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Recall Campaign Targeting Prop. 187 Foes : Immigration: O.C. organizers of measure say L.A. school board president and a councilwoman are first of dozens of elected officials they will work to oust.

November 16, 1994|BETH SHUSTER and MARTIN MILLER | TIMES STAFF WRITERS

Gearing up for the "second phase" of their campaign, the Orange County organizers of the Proposition 187 movement say they are targeting the first of what may be dozens of elected officials across the state for recall.

At a Los Angeles news conference today, organizers will announce they will seek the ouster of Los Angeles Board of Education President Mark Slavkin. And if that effort gains momentum, Robert Kiley, who spearheaded the 187 campaign, said Los Angeles City Councilwoman Jackie Goldberg is next on their hit list.

Both Los Angeles officials advocate legal action to block Proposition 187, which cuts off education, welfare and non-emergency medical services to illegal immigrants. Eight lawsuits, including one by the Los Angeles Unified School District, have temporarily stalled the measure.

Proposition 187 backers are outraged that public funds are financing lawsuits against the measure, which was approved by 59% of the electorate Nov. 8.

"We aren't going to stand by and watch this thing die," said Kiley, a Yorba Linda political consultant and founding member of the Save Our State committee. "We are going to see how this pans out. We've got to start someplace and if we spread ourselves too thin we might lose our credibility."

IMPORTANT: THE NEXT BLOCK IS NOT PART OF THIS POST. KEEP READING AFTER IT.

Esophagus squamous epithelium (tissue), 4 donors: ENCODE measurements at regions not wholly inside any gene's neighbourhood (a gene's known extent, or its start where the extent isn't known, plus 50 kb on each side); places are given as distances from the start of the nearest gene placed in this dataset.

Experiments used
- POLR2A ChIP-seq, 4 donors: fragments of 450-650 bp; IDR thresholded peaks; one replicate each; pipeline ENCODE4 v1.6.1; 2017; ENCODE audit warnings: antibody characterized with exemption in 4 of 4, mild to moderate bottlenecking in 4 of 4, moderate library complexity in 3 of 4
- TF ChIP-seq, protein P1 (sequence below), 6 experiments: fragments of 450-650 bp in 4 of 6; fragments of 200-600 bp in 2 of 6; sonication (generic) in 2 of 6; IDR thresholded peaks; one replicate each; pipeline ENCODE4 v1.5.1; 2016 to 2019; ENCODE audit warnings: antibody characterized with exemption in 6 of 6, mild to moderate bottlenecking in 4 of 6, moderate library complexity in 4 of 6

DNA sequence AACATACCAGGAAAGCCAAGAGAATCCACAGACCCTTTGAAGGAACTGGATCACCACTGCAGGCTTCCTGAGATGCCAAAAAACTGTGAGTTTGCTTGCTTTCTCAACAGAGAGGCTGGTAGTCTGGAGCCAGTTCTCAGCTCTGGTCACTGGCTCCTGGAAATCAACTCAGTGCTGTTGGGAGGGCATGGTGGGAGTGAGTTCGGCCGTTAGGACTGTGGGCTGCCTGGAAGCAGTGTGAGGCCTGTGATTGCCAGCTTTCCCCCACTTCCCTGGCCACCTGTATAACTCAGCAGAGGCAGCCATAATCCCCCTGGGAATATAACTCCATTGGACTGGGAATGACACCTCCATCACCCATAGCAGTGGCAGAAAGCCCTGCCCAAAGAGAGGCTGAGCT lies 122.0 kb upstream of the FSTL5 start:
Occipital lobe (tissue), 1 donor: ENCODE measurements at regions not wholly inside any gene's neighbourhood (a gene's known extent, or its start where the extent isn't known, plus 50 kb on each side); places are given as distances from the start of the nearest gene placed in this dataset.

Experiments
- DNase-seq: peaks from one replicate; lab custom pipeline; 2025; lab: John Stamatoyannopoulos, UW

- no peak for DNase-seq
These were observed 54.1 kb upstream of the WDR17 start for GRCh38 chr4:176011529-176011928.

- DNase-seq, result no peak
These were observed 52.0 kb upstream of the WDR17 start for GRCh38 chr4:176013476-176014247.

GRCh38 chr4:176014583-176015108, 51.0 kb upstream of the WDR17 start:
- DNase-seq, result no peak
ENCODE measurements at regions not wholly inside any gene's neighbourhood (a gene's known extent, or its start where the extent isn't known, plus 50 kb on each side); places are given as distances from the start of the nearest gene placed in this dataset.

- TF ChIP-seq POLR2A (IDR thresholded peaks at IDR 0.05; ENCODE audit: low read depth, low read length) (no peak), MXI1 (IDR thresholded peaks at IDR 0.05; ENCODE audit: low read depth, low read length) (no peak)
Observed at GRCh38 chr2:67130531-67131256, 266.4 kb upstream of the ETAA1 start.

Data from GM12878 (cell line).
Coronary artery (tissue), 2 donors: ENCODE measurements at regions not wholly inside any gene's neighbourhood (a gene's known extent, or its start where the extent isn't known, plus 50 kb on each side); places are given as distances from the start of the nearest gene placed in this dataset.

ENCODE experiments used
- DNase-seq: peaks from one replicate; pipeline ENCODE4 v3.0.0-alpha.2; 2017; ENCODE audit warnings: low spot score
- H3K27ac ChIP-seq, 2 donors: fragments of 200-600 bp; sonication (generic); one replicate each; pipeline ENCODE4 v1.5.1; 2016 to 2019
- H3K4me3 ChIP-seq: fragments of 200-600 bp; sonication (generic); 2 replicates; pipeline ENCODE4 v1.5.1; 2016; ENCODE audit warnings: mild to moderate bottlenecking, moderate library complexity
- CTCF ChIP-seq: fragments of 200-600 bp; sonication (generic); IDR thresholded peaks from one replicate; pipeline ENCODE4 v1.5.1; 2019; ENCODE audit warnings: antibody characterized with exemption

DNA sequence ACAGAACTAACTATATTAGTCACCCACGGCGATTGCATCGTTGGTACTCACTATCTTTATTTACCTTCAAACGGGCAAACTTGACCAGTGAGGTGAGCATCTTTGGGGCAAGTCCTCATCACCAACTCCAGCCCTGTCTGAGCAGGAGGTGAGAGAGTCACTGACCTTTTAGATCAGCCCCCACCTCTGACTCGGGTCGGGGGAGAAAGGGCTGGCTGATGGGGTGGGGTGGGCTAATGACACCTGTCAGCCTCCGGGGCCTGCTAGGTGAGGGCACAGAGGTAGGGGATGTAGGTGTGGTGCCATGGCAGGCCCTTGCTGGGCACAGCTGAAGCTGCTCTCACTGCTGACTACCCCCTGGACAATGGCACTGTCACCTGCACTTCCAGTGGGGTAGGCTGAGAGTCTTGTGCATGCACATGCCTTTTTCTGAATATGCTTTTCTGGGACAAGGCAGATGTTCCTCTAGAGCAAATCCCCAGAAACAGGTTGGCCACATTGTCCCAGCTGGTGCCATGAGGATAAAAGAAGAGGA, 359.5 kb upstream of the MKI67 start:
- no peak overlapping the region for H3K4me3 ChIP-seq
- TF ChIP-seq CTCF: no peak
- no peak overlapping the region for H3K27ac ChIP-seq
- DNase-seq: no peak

Los Angeles Unified School District officials, who won a temporary injunction in federal court last week against the measure being implemented at schools, said the district could lose up to $650 million in federal funds if they are forced to question students' legal status. Under Proposition 187, schools would be required to verify the immigration status of students and their parents.

Board members said they believe that any recall efforts will fail, and that Proposition 187 will be declared unconstitutional in the courts.

"In the end, I think that people will find that upholding the Constitution is not something for which people should be punished," Slavkin said. "People are in an angry mood and are looking for targets to vent their anger."

To get an election scheduled to oust board members, recall proponents must gather the signatures of 15% of the registered voters in the school board district. Slavkin's district, which includes part of the west San Fernando Valley, has about 350,000 voters.

Meanwhile, Orange County 187 organizers are also planning to hold statewide seminars by the end of next week to instruct volunteers how to recall elected officials.

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